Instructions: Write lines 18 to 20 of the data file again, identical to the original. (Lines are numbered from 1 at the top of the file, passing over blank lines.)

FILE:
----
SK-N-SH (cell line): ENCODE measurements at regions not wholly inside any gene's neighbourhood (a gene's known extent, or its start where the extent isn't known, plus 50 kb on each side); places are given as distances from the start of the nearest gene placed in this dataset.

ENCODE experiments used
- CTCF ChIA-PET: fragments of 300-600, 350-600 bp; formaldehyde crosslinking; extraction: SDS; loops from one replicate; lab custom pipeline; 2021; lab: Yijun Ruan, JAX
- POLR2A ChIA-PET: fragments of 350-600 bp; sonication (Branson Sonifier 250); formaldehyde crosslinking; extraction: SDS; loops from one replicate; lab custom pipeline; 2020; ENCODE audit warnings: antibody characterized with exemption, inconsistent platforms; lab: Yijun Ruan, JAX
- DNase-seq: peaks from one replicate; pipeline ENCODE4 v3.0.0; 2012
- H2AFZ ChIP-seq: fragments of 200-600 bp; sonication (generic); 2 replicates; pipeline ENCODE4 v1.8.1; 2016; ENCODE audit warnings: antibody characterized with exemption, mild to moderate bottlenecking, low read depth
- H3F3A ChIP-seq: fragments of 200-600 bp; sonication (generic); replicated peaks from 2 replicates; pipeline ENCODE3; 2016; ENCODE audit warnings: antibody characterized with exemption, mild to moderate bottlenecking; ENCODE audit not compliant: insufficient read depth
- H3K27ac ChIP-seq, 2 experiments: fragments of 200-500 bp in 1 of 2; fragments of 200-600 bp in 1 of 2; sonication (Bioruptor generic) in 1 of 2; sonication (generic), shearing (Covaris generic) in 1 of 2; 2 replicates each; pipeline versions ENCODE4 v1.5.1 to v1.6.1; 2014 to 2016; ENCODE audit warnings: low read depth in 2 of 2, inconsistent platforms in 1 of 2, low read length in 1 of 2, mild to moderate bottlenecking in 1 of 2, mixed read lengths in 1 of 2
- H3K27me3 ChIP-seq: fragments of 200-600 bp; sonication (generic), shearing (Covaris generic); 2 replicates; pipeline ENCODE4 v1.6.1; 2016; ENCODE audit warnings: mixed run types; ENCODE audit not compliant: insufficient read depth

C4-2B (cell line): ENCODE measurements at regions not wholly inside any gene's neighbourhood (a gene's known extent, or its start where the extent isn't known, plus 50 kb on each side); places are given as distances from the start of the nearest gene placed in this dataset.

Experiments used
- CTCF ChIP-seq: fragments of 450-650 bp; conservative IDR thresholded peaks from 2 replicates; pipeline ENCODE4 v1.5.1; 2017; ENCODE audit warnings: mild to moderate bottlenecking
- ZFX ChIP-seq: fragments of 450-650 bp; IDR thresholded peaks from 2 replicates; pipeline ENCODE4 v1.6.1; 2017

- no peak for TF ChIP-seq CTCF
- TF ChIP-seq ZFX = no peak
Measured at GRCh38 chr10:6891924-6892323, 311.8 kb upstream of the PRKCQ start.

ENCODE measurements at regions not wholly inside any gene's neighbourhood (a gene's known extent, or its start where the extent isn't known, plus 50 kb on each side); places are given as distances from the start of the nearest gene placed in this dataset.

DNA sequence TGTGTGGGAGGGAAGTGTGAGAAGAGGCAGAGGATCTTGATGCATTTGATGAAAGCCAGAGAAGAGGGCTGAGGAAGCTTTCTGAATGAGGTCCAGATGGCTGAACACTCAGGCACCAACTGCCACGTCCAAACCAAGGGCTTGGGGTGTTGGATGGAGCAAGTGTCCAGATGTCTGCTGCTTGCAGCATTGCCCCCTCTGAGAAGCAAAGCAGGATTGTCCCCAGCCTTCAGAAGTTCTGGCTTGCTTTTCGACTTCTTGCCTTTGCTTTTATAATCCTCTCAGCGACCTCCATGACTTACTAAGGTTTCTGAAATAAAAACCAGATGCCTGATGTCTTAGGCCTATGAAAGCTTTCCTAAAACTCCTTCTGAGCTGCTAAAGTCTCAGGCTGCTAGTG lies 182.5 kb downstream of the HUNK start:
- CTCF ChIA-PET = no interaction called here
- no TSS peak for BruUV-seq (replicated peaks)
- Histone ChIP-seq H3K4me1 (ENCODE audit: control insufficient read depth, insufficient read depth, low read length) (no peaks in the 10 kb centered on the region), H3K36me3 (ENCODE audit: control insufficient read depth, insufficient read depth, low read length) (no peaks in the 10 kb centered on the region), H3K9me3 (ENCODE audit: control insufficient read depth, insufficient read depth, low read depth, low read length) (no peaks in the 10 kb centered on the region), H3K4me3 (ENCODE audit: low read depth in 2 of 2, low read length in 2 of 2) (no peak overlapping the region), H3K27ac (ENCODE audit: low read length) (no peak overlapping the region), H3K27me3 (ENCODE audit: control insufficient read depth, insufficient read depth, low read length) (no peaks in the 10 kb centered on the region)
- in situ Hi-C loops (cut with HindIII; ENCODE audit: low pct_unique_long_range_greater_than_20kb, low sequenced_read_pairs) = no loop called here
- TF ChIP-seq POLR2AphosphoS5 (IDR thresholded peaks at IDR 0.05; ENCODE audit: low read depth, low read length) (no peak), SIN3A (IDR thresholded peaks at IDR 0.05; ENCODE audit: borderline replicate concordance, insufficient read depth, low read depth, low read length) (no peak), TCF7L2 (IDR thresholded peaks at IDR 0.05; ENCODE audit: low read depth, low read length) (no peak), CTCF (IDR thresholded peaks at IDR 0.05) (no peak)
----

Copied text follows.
DNA sequence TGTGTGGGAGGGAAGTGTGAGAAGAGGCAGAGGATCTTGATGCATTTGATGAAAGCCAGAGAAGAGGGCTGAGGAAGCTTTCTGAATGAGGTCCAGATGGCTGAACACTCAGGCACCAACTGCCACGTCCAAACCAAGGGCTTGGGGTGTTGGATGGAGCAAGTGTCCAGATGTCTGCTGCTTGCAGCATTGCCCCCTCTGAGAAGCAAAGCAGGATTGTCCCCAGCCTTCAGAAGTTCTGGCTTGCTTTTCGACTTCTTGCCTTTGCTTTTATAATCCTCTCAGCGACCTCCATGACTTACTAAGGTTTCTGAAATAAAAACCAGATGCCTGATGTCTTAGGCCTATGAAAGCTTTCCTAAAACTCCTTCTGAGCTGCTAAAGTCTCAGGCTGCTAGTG lies 182.5 kb downstream of the HUNK start:
- CTCF ChIA-PET = no interaction called here
- no TSS peak for BruUV-seq (replicated peaks)